Astronomers witness biggest star explosion yet

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London, December 3 (ANI): Astronomers have witnessed the biggest star explosion yet, that is thought to have generated more than 50 Suns' worth (1032 kilograms) of different elements, which may one day go on to make new solar systems.

According to a report in Nature News, the explosion - dubbed SN2007bi - was spotted as part of a digital survey to hunt for supernovae at the Palomar Observatory near San Diego, California.

One supernova in particular was very unusual, recalls Avishay Gal-Yam, an astronomer at the Weizmann Institute of Science in Rehovot, Israel, a member of the survey team.

"This is definitely something we haven't seen before," he said.

The blast was first seen on April 6, 2007, but unlike most supernovae, which fade over a matter of weeks, this one burned steadily for months.

"It was very, very slow. I came back after a week, after two weeks, after a month and five months and it was still about the same brightness," said Gal-Yam.

Follow-up observations with some of the world's most powerful telescopes - including the W. M. Keck Observatory atop Mauna Kea, Hawaii, and the Paranal Observatory in Chile - revealed a supernova unlike any other.

Gal-Yam and his colleagues report that the explosion was probably that of a supermassive star, at least two hundred times the mass of the Sun.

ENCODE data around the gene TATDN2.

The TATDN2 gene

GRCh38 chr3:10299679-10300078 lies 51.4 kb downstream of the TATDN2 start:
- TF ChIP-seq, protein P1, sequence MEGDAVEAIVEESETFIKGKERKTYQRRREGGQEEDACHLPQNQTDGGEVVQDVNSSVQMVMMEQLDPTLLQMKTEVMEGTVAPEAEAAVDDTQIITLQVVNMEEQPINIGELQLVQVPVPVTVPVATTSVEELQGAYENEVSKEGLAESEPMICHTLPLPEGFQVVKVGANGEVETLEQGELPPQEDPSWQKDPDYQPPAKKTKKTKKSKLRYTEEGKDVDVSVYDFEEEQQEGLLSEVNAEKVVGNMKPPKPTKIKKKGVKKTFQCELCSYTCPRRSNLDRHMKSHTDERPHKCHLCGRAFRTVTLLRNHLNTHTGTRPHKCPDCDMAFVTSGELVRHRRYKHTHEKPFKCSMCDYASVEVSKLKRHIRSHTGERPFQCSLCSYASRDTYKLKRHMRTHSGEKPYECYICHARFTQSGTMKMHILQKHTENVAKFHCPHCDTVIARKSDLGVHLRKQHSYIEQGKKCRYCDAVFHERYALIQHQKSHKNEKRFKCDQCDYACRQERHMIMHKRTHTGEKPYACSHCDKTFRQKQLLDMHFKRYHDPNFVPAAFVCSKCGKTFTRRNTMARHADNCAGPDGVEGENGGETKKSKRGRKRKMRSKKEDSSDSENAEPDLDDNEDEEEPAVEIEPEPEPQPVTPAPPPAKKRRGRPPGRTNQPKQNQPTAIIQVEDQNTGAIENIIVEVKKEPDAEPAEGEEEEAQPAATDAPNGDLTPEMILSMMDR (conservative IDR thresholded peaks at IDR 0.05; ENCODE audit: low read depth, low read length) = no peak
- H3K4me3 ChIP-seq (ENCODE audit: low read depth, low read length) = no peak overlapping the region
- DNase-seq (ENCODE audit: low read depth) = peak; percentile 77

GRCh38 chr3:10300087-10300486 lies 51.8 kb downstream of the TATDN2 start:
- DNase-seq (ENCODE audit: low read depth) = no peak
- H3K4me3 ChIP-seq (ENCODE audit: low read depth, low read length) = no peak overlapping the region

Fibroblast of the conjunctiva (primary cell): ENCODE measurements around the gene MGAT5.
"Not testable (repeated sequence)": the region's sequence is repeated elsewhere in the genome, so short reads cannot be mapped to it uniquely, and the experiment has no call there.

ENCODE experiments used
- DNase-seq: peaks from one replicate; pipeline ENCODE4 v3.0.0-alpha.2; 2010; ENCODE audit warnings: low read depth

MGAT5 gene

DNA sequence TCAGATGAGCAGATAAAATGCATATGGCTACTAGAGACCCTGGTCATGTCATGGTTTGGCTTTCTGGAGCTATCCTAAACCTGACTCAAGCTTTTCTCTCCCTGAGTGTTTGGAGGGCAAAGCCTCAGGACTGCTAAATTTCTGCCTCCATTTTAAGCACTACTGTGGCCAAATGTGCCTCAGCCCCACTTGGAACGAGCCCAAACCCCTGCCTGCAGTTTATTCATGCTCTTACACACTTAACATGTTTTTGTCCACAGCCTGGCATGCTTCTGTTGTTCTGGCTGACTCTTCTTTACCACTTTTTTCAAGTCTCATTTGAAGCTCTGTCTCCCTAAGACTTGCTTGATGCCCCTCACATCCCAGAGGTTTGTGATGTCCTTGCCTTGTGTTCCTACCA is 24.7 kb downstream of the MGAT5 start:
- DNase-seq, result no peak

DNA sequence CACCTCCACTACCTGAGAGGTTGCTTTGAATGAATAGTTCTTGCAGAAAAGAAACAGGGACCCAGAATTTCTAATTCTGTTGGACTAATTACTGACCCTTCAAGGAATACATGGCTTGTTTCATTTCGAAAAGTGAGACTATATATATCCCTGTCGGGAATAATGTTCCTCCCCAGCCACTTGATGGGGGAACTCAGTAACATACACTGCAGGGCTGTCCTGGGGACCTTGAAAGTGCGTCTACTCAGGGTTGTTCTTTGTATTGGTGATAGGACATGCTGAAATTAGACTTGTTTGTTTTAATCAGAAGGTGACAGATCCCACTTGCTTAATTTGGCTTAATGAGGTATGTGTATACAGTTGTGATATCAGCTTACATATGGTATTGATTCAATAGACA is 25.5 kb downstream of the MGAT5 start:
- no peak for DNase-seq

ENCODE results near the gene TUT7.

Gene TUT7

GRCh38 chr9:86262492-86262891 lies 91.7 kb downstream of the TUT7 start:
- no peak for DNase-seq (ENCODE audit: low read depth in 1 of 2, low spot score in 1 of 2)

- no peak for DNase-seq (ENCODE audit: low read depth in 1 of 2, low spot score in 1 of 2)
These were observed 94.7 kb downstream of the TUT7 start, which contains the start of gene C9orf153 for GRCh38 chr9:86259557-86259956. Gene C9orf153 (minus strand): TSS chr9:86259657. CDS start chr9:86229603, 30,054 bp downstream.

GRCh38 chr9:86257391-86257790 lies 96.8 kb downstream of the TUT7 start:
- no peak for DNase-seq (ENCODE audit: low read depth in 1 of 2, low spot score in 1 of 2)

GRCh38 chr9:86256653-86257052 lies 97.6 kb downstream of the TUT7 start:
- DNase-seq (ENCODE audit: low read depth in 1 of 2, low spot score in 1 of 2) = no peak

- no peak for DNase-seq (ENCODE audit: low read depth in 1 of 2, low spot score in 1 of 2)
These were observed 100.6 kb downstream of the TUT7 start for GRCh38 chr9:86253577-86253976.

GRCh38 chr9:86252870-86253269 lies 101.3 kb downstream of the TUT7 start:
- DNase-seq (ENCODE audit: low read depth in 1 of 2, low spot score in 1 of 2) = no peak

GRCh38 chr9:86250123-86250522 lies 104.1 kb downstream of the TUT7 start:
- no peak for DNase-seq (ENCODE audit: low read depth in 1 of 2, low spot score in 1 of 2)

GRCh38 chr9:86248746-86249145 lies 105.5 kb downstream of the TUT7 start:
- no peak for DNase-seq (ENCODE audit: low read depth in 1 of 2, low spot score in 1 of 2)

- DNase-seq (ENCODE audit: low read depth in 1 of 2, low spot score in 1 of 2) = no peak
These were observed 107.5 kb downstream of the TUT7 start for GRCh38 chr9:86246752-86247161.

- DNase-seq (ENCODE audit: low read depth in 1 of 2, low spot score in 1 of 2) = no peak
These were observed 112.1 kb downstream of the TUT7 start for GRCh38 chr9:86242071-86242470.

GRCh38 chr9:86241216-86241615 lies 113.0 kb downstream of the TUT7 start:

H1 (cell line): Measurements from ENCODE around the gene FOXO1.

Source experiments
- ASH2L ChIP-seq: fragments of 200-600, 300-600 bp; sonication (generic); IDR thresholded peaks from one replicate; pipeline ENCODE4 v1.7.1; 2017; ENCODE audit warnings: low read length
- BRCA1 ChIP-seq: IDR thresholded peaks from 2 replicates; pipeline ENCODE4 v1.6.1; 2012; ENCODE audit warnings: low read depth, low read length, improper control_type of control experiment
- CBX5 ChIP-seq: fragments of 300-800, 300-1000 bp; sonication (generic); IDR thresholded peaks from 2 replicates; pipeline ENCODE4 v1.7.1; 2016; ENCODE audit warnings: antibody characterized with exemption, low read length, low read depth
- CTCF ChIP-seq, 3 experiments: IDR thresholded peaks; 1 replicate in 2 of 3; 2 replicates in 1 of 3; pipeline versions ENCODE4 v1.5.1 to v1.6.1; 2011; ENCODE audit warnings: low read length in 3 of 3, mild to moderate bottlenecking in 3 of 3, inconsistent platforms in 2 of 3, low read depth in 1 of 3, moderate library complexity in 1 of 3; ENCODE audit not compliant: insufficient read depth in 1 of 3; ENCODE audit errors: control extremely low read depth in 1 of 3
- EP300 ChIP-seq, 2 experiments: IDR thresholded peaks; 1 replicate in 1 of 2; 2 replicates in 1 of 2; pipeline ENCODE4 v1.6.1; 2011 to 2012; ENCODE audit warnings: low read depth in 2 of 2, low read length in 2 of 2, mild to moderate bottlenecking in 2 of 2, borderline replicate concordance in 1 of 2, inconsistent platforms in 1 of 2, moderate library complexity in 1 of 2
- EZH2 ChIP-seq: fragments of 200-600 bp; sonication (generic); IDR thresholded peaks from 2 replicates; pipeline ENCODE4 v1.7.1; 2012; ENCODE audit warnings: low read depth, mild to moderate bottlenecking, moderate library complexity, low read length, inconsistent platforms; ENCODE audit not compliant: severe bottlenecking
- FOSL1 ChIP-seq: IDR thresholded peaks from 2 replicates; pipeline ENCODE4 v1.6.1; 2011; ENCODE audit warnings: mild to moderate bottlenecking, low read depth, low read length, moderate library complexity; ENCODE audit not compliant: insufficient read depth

The type of supernova that it produced - a 'pair-instability' supernovae - had been predicted by theory, but never observed.

The explosion generated several Suns' worth of radioactive nickel-56 and vast quantities of other lighter elements, such as carbon and silicon.

Gal-Yam said that it is the radioactive decay of the nickel that kept the explosion glowing for months.

"This is definitely something we haven't seen before. There are no such stars seen in our galaxy or other nearby galaxies. It's a rather spectacular star," he said.

Pair-instability supernovae have been predicted for decades, but none has been seen until now, according to Norbert Langer, an astrophysicist at the University of Bonn in Germany.

In addition to providing confirmation of an old theory, the new supernova could provide insight into the early Universe. (ANI)

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